FIG. 4 shows another embodiment that uses respective second contact structures, 400, 410, providing two contacts (300, 400 or 310, 410) in series on each output line of the switch. The two contacts on each output line are placed in the same state (open or closed) at any one time. For the input 320 to output path comprised of the open contacts, the isolation is increased by about 12 dB.
FIG. 5 shows an improved embodiment, in which the second contact structures 500 and 510 are spaced by a specified amount (x) from the respective first contact structures 300 and 310. A high frequency is selected, here 30 GHz. This wavelength is used to set distances. The contact 500 is spaced a distance from its series neighbor 300, that is a quarter wavelength of 30 GHz.
This system increases the isolation by more than 30 dB across the entire band as compared with the switch in FIG. 3. The reasons for this are explained with reference to the equivalent schematics of FIGS. 6, 7, and 8. The SPDT switch can be seen as three equivalent circuits at three different frequencies. FIG. 6 shows a low frequency equivalent circuit, e.g. less than 10 MHz. The equivalent circuit of the blocked output path is effectively two open circuits, thereby providing high isolation between the input and the isolated1 (output). The input remains connected to the conducted path through out2.
FIG. 7 illustrates the intermediate frequencies between 10 MHz and 28 GHz. At this frequency level, the isolation is achieved by two small series capacitors 700 and 702 with a larger parallel capacitance 705. This effectively forms a low pass filter, and enhances the isolation over this large part of the frequency band.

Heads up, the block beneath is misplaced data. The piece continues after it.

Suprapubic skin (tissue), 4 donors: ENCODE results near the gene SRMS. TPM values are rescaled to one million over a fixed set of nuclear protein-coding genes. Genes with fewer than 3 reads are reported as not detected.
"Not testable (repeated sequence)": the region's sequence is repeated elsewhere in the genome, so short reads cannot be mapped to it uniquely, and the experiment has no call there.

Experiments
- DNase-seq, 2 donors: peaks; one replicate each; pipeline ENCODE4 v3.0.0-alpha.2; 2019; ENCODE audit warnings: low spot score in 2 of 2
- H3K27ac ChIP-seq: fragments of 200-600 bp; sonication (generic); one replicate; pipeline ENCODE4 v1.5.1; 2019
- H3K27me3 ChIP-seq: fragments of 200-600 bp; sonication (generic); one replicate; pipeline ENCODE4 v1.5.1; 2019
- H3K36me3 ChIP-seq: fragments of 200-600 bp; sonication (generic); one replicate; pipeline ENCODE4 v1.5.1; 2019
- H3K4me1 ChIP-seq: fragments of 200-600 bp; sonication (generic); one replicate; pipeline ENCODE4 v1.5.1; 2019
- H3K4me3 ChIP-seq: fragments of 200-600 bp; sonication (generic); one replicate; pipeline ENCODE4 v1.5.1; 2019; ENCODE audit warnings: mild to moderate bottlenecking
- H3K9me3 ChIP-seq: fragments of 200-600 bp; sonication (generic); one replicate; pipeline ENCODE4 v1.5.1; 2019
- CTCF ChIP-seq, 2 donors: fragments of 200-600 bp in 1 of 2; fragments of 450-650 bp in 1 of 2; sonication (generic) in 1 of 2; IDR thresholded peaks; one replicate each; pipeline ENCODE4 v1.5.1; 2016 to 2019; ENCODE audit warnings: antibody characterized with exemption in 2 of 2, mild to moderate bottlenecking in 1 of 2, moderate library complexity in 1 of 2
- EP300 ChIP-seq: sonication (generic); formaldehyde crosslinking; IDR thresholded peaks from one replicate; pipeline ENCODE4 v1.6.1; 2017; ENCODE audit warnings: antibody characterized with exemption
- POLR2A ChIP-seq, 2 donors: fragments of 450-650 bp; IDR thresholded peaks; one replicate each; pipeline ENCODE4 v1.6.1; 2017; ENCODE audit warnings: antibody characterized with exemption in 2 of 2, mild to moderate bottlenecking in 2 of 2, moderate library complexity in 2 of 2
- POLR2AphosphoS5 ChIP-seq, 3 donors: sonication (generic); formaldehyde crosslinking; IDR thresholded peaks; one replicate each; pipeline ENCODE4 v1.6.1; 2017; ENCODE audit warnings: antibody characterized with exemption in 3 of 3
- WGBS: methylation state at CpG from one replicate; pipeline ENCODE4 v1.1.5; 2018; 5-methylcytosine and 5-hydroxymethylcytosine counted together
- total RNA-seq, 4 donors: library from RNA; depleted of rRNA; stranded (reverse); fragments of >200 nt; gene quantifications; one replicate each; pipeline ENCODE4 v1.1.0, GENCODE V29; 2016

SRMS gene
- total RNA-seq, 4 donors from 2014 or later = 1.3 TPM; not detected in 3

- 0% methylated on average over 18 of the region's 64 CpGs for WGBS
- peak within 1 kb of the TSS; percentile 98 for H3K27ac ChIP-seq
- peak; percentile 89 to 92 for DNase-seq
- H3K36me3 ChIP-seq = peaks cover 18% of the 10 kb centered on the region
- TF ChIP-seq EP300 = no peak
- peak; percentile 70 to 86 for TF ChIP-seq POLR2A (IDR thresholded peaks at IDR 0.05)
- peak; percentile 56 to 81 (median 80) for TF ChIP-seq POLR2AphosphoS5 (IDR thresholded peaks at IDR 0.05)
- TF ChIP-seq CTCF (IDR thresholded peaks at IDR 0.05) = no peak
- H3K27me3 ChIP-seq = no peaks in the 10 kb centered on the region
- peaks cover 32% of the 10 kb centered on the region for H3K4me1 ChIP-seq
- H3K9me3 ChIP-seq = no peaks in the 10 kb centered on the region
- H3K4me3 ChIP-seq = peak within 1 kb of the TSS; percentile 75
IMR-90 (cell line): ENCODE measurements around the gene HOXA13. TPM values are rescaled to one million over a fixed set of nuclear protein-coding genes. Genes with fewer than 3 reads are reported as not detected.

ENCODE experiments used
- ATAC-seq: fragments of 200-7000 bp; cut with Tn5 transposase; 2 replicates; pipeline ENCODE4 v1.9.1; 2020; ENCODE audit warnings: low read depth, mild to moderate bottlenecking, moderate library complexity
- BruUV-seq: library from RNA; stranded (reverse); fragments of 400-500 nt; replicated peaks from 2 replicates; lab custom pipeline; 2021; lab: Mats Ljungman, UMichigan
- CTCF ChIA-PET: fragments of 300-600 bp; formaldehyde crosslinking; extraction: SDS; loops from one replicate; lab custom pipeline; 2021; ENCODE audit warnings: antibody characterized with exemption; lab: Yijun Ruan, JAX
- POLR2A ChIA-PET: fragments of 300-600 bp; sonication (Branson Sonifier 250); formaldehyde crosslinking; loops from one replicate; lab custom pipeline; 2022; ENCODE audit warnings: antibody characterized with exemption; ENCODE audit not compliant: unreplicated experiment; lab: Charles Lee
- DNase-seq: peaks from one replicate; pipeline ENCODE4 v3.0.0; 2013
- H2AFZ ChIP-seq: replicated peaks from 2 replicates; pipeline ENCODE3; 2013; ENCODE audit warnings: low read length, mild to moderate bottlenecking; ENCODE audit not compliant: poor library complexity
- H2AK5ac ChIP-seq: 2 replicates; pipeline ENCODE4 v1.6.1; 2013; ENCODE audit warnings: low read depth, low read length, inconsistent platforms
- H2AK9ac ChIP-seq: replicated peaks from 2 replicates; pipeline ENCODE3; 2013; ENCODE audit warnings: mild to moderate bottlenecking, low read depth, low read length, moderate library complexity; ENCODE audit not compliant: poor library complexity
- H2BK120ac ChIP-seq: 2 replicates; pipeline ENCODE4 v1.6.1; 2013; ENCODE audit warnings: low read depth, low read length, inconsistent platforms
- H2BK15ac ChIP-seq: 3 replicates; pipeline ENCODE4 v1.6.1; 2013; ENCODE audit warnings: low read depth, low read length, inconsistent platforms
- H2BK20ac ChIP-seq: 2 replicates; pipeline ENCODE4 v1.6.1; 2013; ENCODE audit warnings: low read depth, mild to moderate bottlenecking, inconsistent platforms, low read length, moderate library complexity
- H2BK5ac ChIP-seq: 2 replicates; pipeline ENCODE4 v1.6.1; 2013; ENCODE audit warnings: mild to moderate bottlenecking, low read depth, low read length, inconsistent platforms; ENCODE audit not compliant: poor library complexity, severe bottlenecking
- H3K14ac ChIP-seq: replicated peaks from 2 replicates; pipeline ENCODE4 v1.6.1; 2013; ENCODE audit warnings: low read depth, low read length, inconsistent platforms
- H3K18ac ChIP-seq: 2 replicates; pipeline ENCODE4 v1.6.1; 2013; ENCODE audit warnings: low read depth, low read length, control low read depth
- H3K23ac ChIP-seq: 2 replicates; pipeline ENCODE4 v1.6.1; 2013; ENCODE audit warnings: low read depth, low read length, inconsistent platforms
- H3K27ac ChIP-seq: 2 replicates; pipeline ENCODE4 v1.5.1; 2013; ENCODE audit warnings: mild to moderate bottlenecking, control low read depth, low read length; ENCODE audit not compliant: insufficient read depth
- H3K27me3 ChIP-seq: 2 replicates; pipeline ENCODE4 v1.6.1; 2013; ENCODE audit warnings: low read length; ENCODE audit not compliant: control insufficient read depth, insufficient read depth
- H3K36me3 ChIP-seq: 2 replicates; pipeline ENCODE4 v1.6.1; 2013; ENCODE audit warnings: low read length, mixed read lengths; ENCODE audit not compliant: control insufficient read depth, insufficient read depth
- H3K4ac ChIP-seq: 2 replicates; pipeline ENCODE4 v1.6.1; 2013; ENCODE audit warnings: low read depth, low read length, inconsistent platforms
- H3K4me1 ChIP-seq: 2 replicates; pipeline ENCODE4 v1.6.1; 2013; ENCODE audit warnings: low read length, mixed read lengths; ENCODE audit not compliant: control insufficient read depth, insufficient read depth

At high frequencies, e.g. between 28 to 30 GHz, FIG. 8 illustrates the small series capacitance, terminated in a short circuit, that provides the isolation. This embodiment of the SPDT switch exhibits superior performance. For example, simulations indicate that the switch can have less than 0.4 dB insertion loss, greater then 58 dB isolation, and greater than 28 dB of return loss all the way from 0 (DC) to 30 GHz.
A second arrangement is shown in FIG. 9. While this switch is shown as larger, the actual size is still about 3 mm2. Additional contacts 800, 810 are added to the contacts of FIG. 5 (300, 310, 500, 510). This contact structure is spaced by a distance y=a 30 GHz quarter wavelength, on both sides of the circuit. This switch improves the isolation by almost 30 dB to provide a switch with 85 dB of isolation, and less than half a dB of insertion loss across the entire band of 0-30 GHz. One possible problem with the switch of FIG. 9 is at higher frequencies. At around 60 GHz, isolation degrades to about 30 dB, because the quarter wavelength lines do not provide the proper impedance transformation. If the system has high second harmonic levels, this isolation can be a problem even when lower wavelengths are used.
Therefore, an alternative embodiment would change [the distances in FIG. 9 from x to x′ and y to y′, both a 60 GHz quarter wavelength. When this is done, the isolation at 60 GHz improves by more than 30 dB to 65 dB total, while the lower frequency performance stays comparable and the overall size decreases to about 2 mm2.
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|U.S. Classification||333/105, 333/262|
|International Classification||H01H59/00, H01H9/40, H01P1/12|
|Cooperative Classification||H01H9/40, H01P1/127, H01H59/0009|
|Nov 22, 2000||AS||Assignment|
Owner name: CALIFORNIA INSTITUTE OF TECHNOLOGY, CALIFORNIA
Free format text: ASSIGNMENT OF ASSIGNORS INTEREST;ASSIGNOR:VALAS, SAM;REEL/FRAME:011300/0706
Effective date: 20001101
|Nov 27, 2006||FPAY||Fee payment|
Year of fee payment: 4
|Nov 18, 2010||FPAY||Fee payment|
Year of fee payment: 8
|Jan 23, 2015||REMI||Maintenance fee reminder mailed|
|Jun 17, 2015||LAPS||Lapse for failure to pay maintenance fees|
|Aug 4, 2015||FP||Expired due to failure to pay maintenance fee|
Effective date: 20150617